While in court, defendants are frequently asked to prove that “their love is true.” In fact, Severance Court is initiated by a call from Life Sexy from a restricted number, and the pink pattern of the wall appears in the background. Court itself takes place in a magical dreamworld; however, the Judgmens are shown living among the cranes within the incomplete pieces of the Wall, thoroughly binding them not only to the wall’s existence, but it’s continuing construction.
Additionally, the use of “severance” itself for both the barrier and the Judgmens’ court implies the actual severing of an existing relationship. Meaning that, regardless of whatever societal structures were, and are, in place, women will have relationships with each other regardless and it’s the prevailing atmosphere of society that will build walls to “sever” them. The construction sites indicate that these walls are continuously built. There’s no one thing that can wholly tear them down, yet there will never be a complete wall as long as people fight the system.
In Yuri Kuma Arashi, the Judgmens aren’t the only ones upholding the status quo and supporting severance. Arashigaoka Academy, where the protagonists attend school, harbors the Invisible Storm: a representation of the immense pressure these young women feel to conform and become invisible. It goes without saying that doing anything to stand out from the Invisible Storm includes homosexuality, and Kureha becomes an easy target.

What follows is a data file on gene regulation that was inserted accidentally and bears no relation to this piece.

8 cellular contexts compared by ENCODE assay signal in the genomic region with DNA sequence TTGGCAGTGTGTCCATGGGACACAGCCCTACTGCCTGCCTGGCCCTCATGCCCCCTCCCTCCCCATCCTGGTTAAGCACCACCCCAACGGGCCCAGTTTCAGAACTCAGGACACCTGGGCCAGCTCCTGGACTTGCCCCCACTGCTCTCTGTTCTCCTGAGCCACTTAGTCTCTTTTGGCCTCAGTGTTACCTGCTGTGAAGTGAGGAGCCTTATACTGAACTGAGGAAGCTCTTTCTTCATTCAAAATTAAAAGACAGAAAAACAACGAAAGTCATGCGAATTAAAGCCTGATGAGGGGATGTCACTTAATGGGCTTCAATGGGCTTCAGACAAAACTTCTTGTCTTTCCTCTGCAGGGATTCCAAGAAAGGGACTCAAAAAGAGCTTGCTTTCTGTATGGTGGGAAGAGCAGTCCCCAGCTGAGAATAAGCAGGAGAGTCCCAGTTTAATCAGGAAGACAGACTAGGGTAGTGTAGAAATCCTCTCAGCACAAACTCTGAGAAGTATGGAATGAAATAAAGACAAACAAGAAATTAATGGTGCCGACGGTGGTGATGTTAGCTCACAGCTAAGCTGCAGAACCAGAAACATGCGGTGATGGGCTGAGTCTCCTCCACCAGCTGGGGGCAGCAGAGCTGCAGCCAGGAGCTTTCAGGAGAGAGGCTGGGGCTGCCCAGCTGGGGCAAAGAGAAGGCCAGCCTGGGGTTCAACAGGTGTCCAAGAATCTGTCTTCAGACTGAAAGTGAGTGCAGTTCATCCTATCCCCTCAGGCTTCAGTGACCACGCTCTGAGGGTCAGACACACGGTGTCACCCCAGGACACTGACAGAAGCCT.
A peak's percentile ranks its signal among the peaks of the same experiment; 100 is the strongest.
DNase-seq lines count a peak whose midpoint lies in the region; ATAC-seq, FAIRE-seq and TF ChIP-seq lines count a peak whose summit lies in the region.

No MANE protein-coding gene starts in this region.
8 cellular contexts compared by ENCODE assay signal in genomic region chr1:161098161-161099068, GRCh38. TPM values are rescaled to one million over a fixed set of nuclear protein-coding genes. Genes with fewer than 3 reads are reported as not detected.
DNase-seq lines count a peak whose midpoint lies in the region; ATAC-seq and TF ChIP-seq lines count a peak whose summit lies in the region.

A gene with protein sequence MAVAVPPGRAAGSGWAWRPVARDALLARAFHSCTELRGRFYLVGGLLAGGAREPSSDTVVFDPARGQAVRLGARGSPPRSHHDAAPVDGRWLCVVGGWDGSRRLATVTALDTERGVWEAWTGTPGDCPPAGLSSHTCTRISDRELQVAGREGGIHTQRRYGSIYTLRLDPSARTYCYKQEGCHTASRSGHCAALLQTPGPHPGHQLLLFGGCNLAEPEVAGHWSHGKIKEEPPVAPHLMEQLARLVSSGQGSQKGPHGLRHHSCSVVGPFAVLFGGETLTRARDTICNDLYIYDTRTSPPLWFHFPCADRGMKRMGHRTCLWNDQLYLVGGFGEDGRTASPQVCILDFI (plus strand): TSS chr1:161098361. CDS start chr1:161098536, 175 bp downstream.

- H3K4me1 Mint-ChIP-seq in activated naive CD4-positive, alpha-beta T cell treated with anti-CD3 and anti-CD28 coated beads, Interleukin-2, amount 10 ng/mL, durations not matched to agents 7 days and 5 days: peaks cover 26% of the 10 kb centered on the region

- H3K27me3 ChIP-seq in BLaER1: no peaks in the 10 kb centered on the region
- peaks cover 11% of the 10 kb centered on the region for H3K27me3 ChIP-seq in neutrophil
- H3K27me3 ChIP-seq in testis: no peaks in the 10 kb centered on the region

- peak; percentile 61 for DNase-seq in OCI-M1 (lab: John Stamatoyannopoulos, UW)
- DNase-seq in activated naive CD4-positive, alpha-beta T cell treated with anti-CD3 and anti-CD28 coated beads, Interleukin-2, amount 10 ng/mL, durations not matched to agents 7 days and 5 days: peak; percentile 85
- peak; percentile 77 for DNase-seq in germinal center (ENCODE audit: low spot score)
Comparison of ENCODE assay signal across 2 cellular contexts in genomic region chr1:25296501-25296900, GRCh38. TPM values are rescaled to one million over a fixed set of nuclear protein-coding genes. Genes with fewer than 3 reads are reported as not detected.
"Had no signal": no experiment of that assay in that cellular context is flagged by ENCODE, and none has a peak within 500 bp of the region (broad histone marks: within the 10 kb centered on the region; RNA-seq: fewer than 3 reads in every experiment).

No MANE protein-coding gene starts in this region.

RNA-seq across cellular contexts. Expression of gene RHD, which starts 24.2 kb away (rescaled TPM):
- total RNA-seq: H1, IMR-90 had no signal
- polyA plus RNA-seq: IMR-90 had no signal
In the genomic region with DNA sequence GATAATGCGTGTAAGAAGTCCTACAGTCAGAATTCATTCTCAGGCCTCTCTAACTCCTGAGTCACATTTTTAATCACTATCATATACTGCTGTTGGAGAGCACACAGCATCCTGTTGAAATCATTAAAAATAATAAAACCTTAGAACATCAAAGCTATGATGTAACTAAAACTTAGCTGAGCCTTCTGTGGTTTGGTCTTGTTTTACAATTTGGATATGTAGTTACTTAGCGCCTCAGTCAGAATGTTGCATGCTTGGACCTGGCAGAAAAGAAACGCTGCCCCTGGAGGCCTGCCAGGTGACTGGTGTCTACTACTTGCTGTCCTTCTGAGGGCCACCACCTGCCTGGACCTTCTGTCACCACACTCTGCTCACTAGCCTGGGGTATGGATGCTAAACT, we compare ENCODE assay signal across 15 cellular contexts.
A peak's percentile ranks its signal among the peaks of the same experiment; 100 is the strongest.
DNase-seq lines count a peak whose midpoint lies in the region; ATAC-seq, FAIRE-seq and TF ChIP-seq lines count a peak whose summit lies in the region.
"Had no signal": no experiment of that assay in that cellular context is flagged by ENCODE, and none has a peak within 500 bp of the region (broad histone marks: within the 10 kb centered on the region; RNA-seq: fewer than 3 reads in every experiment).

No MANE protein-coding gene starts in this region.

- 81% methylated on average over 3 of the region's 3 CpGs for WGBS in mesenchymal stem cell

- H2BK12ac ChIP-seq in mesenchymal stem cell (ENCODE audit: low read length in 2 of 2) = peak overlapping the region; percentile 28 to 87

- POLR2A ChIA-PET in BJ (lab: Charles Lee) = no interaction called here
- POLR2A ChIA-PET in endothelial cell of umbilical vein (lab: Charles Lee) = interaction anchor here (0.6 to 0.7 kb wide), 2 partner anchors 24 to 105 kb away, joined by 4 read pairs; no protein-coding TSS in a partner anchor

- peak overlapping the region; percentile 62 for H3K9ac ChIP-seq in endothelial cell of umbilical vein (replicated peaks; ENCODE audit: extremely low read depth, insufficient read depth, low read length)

Official meetings of the Invisible Storm are presided over by a chosen student and begin with the declaration that invisibility is necessary, people who cannot read the atmosphere of invisibility are evil, and the iconic line, “Let’s search evil!” This is followed by a cell phone vote where the Wall of Severance construction cranes appear ominously in the background as the girls choose their next target.
Interestingly enough, all of the young women who lead the Invisible Storm at one time or another either blatantly lie about their much-touted “invisibility,” or meet an unfortunate demise thanks to the bears. Both Student Council President Mitsuko Yurizono and Konomi Yurikawa are bears themselves. Katyusha Akae and Eriko Oniyama are eaten by lead bears Ginko Yurishiro and Lulu Yurigasaki, while Yuriika – another bear – eats Kaoru Harishima. These self-appointed judges of invisibility are the most visible in terms of character design and appearance as well.
It’s important to note that the Judgmens are end all, be all judges, where members of the Invisible Storm are shown to be playing the game without any control over the rules. The construction cranes still tower over the young women of Arashigaoka, but the Judgmens live in the same Wall of Severance that those cranes are building, deciding which relationships are to be tested and the rules for their survival.
At the end of the series, the Judgmens are finally rendered ineffective as Kureha and Ginko discover a way to break the cycle. As the closing credits roll, the two are shown happily together in a world that’s above the wall and it’s seemingly ceaseless development. While they have found a way out, others aren’t so lucky. More than either of his two previous series – Revolutionary Girl Utena and Mawaru Penguindrum – director Kunihiko Ikuhara stresses that this is ongoing and the events of the series have only momentarily weakened the existing system. The cranes are still building walls, even in the series’ hopeful, waning moments where former Invisible Storm member Uchiko Ai finds the discarded Konomi Yurikawa. Inspired by Ginko and Kureha’s love, Uchiko seeks out her own, all while the construction sites of the Wall of Severance remain visible in the distance.